What are the risks of e-procurement in a third world county? Part II of II.

October 3rd, 2011

Today’s post is by Lauren Finnessy; Account Manager at SafeSourcing.

This author wonders if the use of e-procurement practices could potentially help build an economy in a third world county, what are the risks to using e-procurement that could be challenging the process?  Since e-procurement is quickly becoming a standard business practice in developed countries to realize cost savings, improve efficiency, and control the bottom line what is stopping these companies from sourcing through third world countries?  This author believes that if there were not risks associated with this relationship that more countries would be taking advantage of a larger supplier network. 

Some of the risks that are preventing e-procurement in third world countries are:
  
   1. Some third world countries do not have enforced regulations that prevent the use of child labor.
   2. Many third world countries do not have any regulations in place for pollution control.
   3. By sourcing with a company in a third world country, a host company may increase the cost of their paid warranty claims.
   4. There may be a language barrier between the sourcing partners.
   5. Bribery and corruption can be in issue in come cultures and may be more prevalent in a third world country where the standard of living is lower and the split between economic levels is more drastic.

It is a risk for a company in a developed country to source items from a company based in a third world country that is found to use child labor or bonded labor.  This would have a considerable negative impact for the host company when their supply chain is analyzed and could potential ruin relationships with current or future business partners.

Within the United States and many other developed countries there are government regulated environmental restrictions.  The compliance with many of the regulations is what can attribute to a company’s carbon footprint.  Many third world countries do not require any kind of regulations on a business to take care of the environment.  By sourcing with a company in a third world country it could negatively affect the company’s carbon footprint as well as generate negative publicity from many of the environmental watch agencies.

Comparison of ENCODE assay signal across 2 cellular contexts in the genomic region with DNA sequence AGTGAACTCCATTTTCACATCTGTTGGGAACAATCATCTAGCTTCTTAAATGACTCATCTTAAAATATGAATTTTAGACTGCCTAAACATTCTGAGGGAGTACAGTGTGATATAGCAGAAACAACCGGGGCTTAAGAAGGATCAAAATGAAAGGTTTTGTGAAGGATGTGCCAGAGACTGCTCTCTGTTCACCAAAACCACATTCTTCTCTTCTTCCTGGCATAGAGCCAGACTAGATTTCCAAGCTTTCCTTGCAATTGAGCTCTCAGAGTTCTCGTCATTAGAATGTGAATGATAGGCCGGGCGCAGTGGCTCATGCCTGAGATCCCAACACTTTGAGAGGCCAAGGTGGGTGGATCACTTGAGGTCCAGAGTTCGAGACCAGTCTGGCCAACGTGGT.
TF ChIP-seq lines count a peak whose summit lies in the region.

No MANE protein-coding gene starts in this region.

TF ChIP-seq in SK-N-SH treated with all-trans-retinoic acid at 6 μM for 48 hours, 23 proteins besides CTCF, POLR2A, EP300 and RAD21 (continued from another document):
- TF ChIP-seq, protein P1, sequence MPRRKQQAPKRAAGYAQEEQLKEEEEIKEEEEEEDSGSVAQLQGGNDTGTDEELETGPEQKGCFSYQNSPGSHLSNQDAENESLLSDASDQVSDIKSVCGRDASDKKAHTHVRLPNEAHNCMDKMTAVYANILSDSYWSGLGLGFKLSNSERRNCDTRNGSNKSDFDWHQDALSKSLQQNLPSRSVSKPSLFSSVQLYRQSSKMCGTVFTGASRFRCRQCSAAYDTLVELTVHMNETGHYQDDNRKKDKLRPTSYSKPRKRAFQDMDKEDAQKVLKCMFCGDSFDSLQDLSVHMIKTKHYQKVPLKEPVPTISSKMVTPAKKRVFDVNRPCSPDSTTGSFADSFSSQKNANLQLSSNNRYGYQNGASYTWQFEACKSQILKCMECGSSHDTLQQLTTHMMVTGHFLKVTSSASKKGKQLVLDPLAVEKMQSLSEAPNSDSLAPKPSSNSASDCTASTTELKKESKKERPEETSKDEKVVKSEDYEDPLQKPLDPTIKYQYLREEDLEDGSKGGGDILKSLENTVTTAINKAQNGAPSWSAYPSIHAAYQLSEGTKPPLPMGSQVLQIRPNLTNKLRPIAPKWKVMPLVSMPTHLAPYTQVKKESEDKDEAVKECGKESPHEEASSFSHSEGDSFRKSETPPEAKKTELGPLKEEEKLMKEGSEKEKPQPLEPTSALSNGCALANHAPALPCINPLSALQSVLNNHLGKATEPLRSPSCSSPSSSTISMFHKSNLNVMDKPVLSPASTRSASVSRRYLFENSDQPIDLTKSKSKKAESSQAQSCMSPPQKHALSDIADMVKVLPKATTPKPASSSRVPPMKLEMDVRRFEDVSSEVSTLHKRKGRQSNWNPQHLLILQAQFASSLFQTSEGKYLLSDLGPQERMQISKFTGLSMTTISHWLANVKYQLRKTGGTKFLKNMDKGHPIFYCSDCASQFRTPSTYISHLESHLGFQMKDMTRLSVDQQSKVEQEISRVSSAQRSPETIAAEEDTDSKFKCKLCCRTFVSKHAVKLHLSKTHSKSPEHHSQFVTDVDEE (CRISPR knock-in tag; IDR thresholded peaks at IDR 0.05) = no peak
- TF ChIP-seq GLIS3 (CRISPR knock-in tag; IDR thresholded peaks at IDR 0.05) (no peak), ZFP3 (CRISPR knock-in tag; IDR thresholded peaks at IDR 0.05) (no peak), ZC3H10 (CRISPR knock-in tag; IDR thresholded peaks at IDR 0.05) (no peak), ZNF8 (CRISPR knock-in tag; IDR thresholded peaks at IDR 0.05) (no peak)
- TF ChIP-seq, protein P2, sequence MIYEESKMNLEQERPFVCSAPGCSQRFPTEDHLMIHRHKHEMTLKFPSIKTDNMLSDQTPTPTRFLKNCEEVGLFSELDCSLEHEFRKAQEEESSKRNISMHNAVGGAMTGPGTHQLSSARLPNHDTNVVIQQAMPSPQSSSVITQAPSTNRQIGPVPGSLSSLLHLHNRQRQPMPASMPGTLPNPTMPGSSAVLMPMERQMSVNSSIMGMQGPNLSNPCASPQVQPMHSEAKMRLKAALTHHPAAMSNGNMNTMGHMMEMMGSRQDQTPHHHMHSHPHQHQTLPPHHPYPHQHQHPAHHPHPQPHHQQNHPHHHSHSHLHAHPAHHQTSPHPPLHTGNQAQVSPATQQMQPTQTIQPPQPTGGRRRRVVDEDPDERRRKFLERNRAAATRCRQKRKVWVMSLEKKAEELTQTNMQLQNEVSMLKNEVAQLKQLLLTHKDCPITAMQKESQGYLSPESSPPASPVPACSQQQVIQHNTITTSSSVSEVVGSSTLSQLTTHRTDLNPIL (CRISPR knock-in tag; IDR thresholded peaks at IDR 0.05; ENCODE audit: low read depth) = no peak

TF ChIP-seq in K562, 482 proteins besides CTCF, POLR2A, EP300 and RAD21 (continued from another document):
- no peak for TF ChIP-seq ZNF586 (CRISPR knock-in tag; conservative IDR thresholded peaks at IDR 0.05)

Another growing concern for sourcing with a company in a third world county is the issue concerning warranty of the product you are selling or distributing to your customers.  Even though you may receive a large cost savings from the products you’re sourcing, the quality of the product may not be comparable and could cause issues with the overall quality of the product you are producing for your customers.  This could negatively affect the amount of warranty claims you will have to pay.

A language barrier could present an issue for the e-procurement process.  Many times companies in a third world country could be doing business in a second, or even third, language.  To avoid issues with this a host company needs to clearly outline objectives and terms and have a clear knowledge that the sourcing company understands them.

Corruption throughout a supply chain could affect the wages being paid to workers.  In order to overcome this challenge in a sourcing relationship, the purchasing company can require as part of the conditions of the sourcing relationship that the supplier sign a code of ethics that ensures that the workers are compensated for their efforts.

If a company from a developed country is interested in sourcing products or services from a company in a third world country there may be risks, but with the proper knowledge and steps in place to overcome them the benefits can outweigh the risks.  By including a company from a third world country in your supply chain you could be contributing to the global economy with a more positive impact.

We look forward to and appreciate your comments.

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